Chan failed to qualify for the final last year after injuries hampered his Grand Prix season — he was sixth at Skate Canada then withdrew from Rostelecom Cup. At both the 2007 and 2008 Grand Prix Finals, he placed fifth of six competitors. He was also fifth at the 2005 Junior Grand Prix Final.

Oda, the leader after the short program, missed his opening quad toe and fell after the double Axel, the last jump of his program, ending his hopes for a first ever Grand Prix Final victory. But his performance was highlighted by a triple Axel-triple toe combination, which received a 2.29 Grade of Execution, a triple flip-triple toe combination and a triple Salchow-double toe-double loop,

“I was disappointed about myself with mistakes with the quad toe and the end of the program (fall after double Axel),” said Oda, who was second at Skate Canada and Skate America earlier this season. “Even though I am not satisfied with my performance today I achieved a good result as a silver medalist, it is nice.”

Oda qualified for his first Grand Prix Final in 2005, placing fourth, and finished with the bronze medal the following year. He was also second in 2009, taking the silver medal behind American Evan  Lysacek, who went on to win the 2010 Olympic Winter Games.

Kozuka also struggled with the quad toe in his program, under rotating the jump before produced eight triples and Level 4 spins. With the program, he moved up from fourth to third, giving him his second career medal at the Grand Prix Final. He was second to American Jeremy Abbott in 2008.

“It wasn’t a great nor a bad performance, it was okay,” said Kozuka, who won Cup of China and Trophee Eric Bompard to move on to the event in Beijing. “Honestly I am tired after Paris, it’s only two weeks after the competition, I just couldn’t recover well enough and I had jetlag. But I´m not the only one affected, other skaters are in the same situation, so no complaints. I´d like to brush up my detail and train harder and harder.”

Takahashi had several problems in his last place free skate including a fall on his opening quad flip, which was downgraded, and a fall on a triple Lutz, which received an edge deducation, later in the program. The second jump in his triple flip-triple toe downgraded and the triple Axel in sequence was also under rotated.

Tomas Verner of the Czech Republic placed fifth overall with 213.64 points following a fifth place short program and fourth place free skate. France’s Florent Amodio (201.90) finished sixth in the short and fifth in the free.

No American men qualified for the Grand Prix Final despite a strong showing in recent years. In 2007, Lysacek, who is sitting out competition until at least fall 2011 following a post-Olympic whirlwind, finished third to became the first U.S. man to medal since Michael Weiss won bronze in 2003.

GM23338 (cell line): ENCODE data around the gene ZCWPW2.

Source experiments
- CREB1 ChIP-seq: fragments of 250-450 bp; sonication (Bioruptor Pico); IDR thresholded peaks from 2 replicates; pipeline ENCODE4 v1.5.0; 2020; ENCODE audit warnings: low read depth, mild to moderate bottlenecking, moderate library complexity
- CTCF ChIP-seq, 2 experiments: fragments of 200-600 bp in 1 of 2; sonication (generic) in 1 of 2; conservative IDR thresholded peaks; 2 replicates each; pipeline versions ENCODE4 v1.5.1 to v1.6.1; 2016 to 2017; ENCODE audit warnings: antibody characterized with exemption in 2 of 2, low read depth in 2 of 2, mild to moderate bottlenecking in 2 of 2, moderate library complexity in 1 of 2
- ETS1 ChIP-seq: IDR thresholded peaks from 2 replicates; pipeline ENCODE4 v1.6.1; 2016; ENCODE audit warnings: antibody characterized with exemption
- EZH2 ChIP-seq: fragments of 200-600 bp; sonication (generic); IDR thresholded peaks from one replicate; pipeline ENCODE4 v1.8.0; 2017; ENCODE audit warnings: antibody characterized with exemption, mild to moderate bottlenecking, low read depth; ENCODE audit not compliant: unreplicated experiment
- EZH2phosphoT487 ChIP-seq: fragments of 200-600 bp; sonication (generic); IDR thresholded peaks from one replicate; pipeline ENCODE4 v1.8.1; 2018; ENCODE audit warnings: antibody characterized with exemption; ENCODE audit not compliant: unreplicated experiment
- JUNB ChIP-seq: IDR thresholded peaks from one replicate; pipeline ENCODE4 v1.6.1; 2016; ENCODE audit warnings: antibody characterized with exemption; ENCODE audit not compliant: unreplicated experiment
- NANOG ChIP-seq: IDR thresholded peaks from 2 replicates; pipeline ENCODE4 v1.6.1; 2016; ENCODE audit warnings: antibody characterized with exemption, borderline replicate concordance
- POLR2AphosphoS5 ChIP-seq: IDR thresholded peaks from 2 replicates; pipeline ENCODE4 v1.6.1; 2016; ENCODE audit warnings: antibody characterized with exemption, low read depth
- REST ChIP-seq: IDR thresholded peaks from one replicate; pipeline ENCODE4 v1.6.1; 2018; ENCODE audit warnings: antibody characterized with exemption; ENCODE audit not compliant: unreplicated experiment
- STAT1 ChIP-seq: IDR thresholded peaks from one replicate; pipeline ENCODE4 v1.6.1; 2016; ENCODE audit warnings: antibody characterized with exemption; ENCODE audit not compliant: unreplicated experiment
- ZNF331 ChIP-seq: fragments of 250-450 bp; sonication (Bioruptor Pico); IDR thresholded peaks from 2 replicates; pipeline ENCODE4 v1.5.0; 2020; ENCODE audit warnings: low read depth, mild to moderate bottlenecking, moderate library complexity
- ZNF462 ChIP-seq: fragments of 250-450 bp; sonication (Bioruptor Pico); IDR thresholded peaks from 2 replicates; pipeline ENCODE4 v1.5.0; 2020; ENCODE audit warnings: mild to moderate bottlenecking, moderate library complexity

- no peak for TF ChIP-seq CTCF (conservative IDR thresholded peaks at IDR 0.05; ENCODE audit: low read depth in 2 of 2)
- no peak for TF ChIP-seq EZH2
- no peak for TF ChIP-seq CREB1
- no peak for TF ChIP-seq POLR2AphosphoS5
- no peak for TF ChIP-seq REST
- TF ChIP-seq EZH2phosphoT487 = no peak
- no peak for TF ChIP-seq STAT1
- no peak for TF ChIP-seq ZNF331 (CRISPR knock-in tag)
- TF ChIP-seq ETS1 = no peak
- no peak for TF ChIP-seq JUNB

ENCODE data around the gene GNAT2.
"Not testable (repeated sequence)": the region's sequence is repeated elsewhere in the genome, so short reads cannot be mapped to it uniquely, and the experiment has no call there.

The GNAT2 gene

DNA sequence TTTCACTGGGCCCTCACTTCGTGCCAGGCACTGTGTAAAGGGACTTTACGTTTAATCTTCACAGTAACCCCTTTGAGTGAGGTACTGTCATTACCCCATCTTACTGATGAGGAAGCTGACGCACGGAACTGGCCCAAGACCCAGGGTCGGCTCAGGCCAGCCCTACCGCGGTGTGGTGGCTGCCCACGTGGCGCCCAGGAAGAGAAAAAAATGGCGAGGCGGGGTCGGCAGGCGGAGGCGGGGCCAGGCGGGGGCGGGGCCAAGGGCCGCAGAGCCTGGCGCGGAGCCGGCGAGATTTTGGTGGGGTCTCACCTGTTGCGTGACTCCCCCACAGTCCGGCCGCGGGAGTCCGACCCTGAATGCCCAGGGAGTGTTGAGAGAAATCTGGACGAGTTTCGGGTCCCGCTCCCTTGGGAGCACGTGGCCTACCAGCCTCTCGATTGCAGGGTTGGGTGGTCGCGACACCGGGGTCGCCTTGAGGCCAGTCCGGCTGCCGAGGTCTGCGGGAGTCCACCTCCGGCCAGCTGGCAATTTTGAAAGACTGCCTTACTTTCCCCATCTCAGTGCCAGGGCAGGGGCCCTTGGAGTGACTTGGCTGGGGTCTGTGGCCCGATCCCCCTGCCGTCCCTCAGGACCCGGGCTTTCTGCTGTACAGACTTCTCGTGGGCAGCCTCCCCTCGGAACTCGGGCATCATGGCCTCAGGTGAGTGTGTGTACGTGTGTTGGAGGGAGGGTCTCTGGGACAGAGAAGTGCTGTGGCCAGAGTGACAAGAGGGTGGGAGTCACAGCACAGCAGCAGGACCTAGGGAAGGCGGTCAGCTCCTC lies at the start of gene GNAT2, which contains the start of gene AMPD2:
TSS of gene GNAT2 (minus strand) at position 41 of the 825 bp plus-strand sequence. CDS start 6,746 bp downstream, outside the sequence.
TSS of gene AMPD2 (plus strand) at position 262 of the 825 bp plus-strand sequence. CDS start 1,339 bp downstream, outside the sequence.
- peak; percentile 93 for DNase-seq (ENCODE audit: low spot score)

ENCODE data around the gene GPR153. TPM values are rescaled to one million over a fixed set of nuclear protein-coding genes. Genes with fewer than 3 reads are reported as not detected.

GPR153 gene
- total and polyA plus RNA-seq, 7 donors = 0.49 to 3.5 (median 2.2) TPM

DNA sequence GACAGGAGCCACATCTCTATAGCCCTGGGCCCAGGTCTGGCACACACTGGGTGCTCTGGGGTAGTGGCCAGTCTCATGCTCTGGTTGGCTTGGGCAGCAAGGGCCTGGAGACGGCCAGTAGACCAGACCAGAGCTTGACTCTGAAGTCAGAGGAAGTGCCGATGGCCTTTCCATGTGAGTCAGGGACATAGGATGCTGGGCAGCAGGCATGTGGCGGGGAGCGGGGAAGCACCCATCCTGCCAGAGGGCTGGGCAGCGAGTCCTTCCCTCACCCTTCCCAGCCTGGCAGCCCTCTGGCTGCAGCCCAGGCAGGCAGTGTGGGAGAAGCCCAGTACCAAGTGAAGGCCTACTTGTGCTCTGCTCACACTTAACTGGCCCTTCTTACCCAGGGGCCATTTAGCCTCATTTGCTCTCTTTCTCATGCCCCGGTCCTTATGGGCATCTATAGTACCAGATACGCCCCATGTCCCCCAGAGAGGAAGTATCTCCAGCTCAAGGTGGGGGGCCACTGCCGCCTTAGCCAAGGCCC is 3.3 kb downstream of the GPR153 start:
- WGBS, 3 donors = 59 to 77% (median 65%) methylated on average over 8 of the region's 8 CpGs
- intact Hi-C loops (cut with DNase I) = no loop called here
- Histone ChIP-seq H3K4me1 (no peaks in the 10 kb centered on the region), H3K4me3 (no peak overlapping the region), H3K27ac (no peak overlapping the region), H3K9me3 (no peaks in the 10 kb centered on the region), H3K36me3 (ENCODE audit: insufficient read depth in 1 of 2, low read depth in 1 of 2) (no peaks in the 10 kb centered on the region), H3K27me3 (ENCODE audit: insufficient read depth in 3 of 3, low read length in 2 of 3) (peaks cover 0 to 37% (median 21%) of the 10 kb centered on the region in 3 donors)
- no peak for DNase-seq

In 2008, Abbott became the first American to win the men’s competition at the Grand Prix Final. Johnny Weir finished third, a feat he would repeat the next year when Lysacek became the second American to win the event.

Four men won medals for the United States on the Grand Prix this season: Abbott (silver at NHK Trophy and bronze at Rostelecom Cup), Adam Rippon (bronze at Skate Canada), Brandon Mroz (silver at Cup of China and bronze at Trophee Eric Bompard) and Armin Mahbanoozadeh bronze at Skate America).

In ice dance, two-time U.S. Champions Meryl Davis and Charlie White repeated as Grand Prix Final Champions while Nathalie Pechalat and Fabian Bourzat (162.10) of France earned the silver medal. The bronze went to Canada’s Vanessa Crone and Paul Poirer (162.10).

Davis and White, the American ice dancers to make the Final, delivered a strong performance of their Tango routine and earned a Level 4 for seven out of the eight elements. Only the diagonal step sequence was graded a Level 3. The Olympic and World silver medalists posted a new seasons best of 102.94 points and racked up a total of 171.58 points.

The competition concluded with Aliona Savchenko and Robin Szolkowy of Germany striking gold in the pairs event with 210.72 points, recapturing the title they held once before in 2008. China confirmed its strong position in the discipline with the silver for Qing Pang and Jian Tong (189.93) and the bronze for Wenjing Sui and Cong Han (179.04).

No American pairs qualified for the Final.


Photos courtesy of Leah Adams